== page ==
One cup of raw kiwi provides 166.9 mg of vitamin C, which is about 273 percent of the recommended daily amount.
As a rich source of vitamin C, both green and gold kiwis can boost immune function. Moreover, kiwi fruit can reduce the likelihood of developing cold or flu-like symptoms, especially among older adults and children.
Kiwi fruit is also loaded with other powerful nutrients and antioxidants, including vitamin E, K, A, folate, and potassium.
THE IMPORTANCE OF VITAMIN C
There are three main reasons why you should include vitamin C in your diet:
SUPPORTS IMMUNE FUNCTION
Vitamin C plays a significant role in various components of the human immune system. For example, vitamin C stimulates the production of white blood cells, particularly phagocytes, lymphocytes, and neutrophils.
Your white blood cells protect your body against infection and disease. In other words, your white blood cells are your immunity cells. They flow through your body to fight illness-causing bacteria, viruses, and protozoa.
Studies also show that increasing your vitamin C intake, especially during the winter season, decreases the duration and severity of common cold and flu infections. Furthermore, vitamin C is a natural antioxidant that protects your cells from free radicals. Free radicals can increase your risk of disease due to the cell damage that arises from oxidative stress.
Preventing your body from oxidative stress helps to:
- Decrease inflammation
- Boost immunity
- Prevent or delay the onset of heart disease, arthritis, certain cancers, and other chronic diseases
BOOSTS COLLAGEN PRODUCTION
Vitamin C helps your body produce collagen, a fibrous protein that makes up one-third of the protein in your body. Collagen provides strength and structure to your connective tissues, bones, muscles, ligaments, tendons, cartilage, intestinal lining, blood vessels, and skin. It also enhances wound healing.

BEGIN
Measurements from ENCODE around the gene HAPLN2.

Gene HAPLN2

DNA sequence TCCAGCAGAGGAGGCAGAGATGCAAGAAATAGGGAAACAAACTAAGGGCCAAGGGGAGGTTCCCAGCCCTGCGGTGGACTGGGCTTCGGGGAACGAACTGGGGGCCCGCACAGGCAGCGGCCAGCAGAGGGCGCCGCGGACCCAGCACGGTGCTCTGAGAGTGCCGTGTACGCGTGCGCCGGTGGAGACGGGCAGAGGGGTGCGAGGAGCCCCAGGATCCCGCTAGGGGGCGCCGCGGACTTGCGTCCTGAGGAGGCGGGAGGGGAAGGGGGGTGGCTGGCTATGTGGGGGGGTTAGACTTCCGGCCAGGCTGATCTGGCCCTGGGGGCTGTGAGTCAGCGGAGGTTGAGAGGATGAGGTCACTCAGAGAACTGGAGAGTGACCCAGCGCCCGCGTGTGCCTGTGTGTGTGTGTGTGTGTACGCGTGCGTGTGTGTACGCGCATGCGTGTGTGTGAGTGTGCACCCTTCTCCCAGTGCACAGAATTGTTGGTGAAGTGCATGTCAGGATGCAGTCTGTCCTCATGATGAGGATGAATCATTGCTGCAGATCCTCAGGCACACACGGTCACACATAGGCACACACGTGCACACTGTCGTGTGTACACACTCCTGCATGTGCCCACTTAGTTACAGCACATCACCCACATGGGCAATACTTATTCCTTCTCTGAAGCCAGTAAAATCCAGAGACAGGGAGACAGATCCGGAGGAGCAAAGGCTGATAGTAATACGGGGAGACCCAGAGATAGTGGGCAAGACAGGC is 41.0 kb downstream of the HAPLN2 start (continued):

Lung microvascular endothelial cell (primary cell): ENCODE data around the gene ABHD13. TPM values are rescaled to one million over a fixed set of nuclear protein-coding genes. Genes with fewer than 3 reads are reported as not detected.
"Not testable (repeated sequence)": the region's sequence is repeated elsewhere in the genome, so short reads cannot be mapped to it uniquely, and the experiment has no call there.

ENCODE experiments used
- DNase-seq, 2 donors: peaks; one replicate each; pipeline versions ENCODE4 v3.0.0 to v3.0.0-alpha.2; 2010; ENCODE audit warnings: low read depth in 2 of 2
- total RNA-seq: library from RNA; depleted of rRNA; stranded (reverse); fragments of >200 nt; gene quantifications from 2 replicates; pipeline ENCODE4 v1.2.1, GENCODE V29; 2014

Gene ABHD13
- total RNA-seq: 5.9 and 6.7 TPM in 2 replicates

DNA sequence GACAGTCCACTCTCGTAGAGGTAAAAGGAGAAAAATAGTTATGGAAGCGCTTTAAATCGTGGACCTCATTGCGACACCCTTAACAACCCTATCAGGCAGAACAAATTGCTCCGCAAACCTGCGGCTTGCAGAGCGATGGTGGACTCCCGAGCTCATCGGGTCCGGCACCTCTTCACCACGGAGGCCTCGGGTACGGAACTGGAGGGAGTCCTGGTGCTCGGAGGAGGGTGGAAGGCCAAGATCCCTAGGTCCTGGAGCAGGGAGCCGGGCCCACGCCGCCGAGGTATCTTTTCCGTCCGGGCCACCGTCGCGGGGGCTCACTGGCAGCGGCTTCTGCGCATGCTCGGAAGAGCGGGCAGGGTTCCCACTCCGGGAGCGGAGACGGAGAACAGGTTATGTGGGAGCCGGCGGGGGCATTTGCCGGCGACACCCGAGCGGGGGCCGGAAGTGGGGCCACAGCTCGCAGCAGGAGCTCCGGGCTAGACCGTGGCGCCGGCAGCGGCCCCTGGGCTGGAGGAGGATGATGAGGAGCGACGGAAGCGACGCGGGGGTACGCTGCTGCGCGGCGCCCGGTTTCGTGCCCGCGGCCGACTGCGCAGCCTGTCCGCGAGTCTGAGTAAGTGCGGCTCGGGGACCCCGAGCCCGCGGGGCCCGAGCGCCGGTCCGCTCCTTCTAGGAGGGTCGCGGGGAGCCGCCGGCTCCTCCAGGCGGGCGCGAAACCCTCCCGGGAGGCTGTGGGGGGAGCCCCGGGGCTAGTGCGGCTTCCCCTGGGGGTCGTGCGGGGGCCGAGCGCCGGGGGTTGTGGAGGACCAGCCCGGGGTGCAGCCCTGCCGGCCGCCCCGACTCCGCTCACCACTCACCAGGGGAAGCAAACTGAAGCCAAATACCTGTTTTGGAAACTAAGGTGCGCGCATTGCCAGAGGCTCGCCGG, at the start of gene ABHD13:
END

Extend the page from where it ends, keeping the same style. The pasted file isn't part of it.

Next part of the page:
A vitamin C deficiency can affect your body’s ability to make collagen. When your body is unable to produce new collagen to replace the old, it begins to weaken. Consequently, major structural systems in your body may begin to fail, which can lead to the following:
- Scurvy due to defects in connective tissues
- Joint pain or osteoarthritis due to worn cartilage
- Stiffer tendons and ligaments
- Broken blood vessels
- Gastrointestinal issues
- Poor wound healing
- Diminished muscle mass
- Bleeding and swollen gums
- Muscle aches and slow muscle recovery after exercise
It’s important to ensure your body has enough vitamin C to replenish your collagen stores. Moreover, collagen supplements improve joint health, muscle mass, and skin health.
IMPROVES IRON ABSORPTION
Vitamin C works by capturing non-heme iron and storing it in a form that your body can absorb more easily. In fact, research shows that including 100 mg of ascorbic acid in a meal will increase iron absorption 4.14 times.
If your body is unable to absorb iron or if the iron levels in your body are too low, you may develop iron-deficiency anemia. Moreover, your body needs iron to make hemoglobin, the oxygen-carrying pigment inside your red blood cells.
Without enough iron, your body cannot produce enough hemoglobin for red blood cells, meaning you’ll not get enough oxygen.
With this in mind, you can enhance your body’s absorption of iron and prevent iron deficiency anemia in the following ways:
- Combining non-heme iron-rich foods with vitamin C-rich foods
- Drinking a small glass of 100% orange juice with your meals
100% fruit juices are better than fortified fruit drinks because they’re also rich in phytochemicals, minerals, antioxidants, and other beneficial vitamins.
FILL YOUR NUTRIENT GAPS WITH SUPPLEMENTS
If you consume a variety of vitamin C-rich fruits and vegetables, you should be able to get adequate amounts of vitamin C solely through your diet.
You’re more at risk of vitamin C deficiency if you:
- Suffer from extreme environmental stress
- Don’t eat citrus fruits or vitamin C-rich foods on most days
- Are recovering from a serious burn, injury, or surgery
- Eat less than five servings of fruits and vegetables daily
- Are pregnant or breastfeeding
If you need more vitamin C than you get from your diet alone, you can fill your nutritional gaps with vitamin C supplements.
Since vitamin C promotes collagen synthesis in your body, taking your vitamin C supplements alongside collagen supplements will enhance this process.